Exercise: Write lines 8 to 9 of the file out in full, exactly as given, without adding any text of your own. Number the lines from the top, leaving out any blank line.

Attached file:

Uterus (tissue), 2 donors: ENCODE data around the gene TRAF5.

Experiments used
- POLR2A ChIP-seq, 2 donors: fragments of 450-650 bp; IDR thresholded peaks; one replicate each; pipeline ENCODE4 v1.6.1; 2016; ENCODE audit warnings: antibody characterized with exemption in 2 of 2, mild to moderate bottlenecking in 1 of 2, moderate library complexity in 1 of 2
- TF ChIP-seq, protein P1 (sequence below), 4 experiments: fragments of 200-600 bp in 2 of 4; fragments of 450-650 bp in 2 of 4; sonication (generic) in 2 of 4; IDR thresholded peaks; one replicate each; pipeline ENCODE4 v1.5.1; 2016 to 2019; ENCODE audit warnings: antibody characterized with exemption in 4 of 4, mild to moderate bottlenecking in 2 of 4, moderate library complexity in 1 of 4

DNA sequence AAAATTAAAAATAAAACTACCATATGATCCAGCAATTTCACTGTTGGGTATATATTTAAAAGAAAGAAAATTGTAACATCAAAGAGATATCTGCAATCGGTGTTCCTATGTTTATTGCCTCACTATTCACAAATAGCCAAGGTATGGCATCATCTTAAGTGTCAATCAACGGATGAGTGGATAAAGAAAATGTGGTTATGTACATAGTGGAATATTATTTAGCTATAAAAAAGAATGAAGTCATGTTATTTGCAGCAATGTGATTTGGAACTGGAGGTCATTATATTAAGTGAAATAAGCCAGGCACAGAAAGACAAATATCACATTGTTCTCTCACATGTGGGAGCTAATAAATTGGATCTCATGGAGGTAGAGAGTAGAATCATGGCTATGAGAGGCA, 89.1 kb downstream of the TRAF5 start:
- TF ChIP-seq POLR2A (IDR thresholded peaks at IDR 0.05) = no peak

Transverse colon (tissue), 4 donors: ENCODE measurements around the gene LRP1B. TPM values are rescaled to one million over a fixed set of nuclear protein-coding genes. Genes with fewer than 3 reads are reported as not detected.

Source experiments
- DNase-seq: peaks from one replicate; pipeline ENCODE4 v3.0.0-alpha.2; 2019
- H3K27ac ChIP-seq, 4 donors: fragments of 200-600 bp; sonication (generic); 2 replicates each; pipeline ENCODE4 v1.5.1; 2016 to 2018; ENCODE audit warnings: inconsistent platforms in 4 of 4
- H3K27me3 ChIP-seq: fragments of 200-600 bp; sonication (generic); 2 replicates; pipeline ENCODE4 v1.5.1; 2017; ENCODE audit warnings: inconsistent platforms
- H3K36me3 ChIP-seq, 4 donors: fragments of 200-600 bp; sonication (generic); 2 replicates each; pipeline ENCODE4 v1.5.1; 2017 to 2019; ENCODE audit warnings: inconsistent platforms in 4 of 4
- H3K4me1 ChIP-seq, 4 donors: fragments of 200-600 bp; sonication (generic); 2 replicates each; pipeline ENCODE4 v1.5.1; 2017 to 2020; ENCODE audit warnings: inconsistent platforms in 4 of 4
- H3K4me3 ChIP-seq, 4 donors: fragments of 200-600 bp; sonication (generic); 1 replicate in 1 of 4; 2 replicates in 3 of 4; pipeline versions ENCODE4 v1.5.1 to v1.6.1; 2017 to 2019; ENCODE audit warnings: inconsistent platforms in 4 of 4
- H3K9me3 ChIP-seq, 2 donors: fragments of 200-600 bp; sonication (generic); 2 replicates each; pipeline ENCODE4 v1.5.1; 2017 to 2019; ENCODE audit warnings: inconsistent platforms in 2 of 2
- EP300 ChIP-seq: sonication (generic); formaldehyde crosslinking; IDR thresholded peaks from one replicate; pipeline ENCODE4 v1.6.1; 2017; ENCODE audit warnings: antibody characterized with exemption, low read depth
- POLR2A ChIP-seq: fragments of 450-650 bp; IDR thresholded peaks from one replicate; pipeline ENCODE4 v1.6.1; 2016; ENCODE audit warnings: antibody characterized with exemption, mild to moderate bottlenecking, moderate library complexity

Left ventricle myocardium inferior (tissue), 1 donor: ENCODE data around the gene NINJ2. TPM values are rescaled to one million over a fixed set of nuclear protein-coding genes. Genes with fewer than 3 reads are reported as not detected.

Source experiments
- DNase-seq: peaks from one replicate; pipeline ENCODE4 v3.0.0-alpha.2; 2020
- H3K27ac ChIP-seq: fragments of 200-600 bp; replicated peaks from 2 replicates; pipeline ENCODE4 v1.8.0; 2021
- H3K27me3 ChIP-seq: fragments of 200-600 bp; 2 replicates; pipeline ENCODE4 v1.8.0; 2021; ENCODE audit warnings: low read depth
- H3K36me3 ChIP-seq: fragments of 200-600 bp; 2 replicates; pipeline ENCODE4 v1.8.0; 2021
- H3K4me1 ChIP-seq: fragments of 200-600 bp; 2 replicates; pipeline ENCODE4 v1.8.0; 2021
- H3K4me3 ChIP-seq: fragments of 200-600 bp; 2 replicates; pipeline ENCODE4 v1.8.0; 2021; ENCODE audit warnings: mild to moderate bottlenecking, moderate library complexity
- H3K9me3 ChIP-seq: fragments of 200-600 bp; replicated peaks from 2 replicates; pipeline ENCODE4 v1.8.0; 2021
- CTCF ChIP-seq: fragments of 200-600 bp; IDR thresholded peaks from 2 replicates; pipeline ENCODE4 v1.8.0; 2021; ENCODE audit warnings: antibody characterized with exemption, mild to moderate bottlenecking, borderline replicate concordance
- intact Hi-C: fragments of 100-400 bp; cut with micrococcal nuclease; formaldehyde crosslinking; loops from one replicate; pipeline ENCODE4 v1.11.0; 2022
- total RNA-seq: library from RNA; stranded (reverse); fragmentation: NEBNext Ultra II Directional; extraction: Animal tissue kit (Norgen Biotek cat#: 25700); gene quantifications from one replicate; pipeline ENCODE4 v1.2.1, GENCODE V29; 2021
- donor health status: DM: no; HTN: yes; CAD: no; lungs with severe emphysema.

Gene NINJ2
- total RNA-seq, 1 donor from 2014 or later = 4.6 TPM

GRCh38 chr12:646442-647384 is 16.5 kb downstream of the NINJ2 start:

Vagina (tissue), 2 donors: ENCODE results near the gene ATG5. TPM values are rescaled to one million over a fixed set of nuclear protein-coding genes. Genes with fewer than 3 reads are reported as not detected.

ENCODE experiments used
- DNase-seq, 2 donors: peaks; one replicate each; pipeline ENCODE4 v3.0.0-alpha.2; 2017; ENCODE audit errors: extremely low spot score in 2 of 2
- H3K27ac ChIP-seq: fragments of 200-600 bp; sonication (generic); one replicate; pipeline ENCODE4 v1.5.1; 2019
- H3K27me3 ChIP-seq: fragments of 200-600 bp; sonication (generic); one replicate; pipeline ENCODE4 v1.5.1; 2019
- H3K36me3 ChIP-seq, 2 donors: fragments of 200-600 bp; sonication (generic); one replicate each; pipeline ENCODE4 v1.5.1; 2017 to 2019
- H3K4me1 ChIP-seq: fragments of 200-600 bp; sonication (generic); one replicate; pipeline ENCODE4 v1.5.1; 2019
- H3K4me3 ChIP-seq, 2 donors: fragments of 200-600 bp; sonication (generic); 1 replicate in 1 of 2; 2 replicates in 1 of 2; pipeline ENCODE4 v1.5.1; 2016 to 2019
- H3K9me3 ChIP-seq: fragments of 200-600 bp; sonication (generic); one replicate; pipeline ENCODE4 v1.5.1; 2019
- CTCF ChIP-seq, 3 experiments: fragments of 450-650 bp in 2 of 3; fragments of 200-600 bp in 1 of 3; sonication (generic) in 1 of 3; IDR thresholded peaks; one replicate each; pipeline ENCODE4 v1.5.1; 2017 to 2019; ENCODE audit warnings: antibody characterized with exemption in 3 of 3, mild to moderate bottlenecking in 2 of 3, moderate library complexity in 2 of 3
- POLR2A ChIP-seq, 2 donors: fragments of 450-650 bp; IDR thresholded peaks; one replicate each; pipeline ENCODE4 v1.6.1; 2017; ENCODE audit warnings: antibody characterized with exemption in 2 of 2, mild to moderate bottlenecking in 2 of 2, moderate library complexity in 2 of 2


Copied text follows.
Source experiments
- DNase-seq: peaks from one replicate; pipeline ENCODE4 v3.0.0-alpha.2; 2019